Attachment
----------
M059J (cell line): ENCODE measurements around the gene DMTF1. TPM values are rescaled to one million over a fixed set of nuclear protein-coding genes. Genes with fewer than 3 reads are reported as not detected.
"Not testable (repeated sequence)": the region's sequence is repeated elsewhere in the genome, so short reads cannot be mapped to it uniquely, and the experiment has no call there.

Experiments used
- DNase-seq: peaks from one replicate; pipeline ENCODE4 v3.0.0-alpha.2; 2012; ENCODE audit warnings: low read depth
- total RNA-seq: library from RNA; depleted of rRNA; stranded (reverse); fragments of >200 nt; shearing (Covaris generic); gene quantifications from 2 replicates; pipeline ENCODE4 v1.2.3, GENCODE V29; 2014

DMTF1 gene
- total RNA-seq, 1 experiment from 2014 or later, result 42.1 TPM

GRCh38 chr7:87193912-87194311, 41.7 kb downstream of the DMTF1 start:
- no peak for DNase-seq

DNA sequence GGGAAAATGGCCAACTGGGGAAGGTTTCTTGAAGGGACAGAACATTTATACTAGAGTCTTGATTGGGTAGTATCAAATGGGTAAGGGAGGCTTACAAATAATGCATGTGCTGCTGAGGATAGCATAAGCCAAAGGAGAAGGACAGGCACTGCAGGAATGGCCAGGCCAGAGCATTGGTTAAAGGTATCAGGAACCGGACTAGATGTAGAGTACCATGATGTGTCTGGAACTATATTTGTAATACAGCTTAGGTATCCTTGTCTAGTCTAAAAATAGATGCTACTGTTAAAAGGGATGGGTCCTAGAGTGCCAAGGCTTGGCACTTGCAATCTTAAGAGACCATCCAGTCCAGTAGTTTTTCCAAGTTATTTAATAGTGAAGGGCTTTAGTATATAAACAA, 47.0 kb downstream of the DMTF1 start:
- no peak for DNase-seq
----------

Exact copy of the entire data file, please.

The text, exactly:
M059J (cell line): ENCODE measurements around the gene DMTF1. TPM values are rescaled to one million over a fixed set of nuclear protein-coding genes. Genes with fewer than 3 reads are reported as not detected.
"Not testable (repeated sequence)": the region's sequence is repeated elsewhere in the genome, so short reads cannot be mapped to it uniquely, and the experiment has no call there.

Experiments used
- DNase-seq: peaks from one replicate; pipeline ENCODE4 v3.0.0-alpha.2; 2012; ENCODE audit warnings: low read depth
- total RNA-seq: library from RNA; depleted of rRNA; stranded (reverse); fragments of >200 nt; shearing (Covaris generic); gene quantifications from 2 replicates; pipeline ENCODE4 v1.2.3, GENCODE V29; 2014

DMTF1 gene
- total RNA-seq, 1 experiment from 2014 or later, result 42.1 TPM

GRCh38 chr7:87193912-87194311, 41.7 kb downstream of the DMTF1 start:
- no peak for DNase-seq

DNA sequence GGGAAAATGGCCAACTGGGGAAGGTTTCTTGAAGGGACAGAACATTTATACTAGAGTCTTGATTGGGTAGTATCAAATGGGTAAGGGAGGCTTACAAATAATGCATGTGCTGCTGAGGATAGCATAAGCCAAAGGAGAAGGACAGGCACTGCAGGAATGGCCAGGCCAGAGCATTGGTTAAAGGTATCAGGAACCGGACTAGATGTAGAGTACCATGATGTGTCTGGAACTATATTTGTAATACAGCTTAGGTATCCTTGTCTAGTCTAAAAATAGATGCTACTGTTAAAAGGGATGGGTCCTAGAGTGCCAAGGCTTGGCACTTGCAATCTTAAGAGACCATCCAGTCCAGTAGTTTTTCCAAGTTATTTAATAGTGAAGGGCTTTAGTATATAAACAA, 47.0 kb downstream of the DMTF1 start:
- no peak for DNase-seq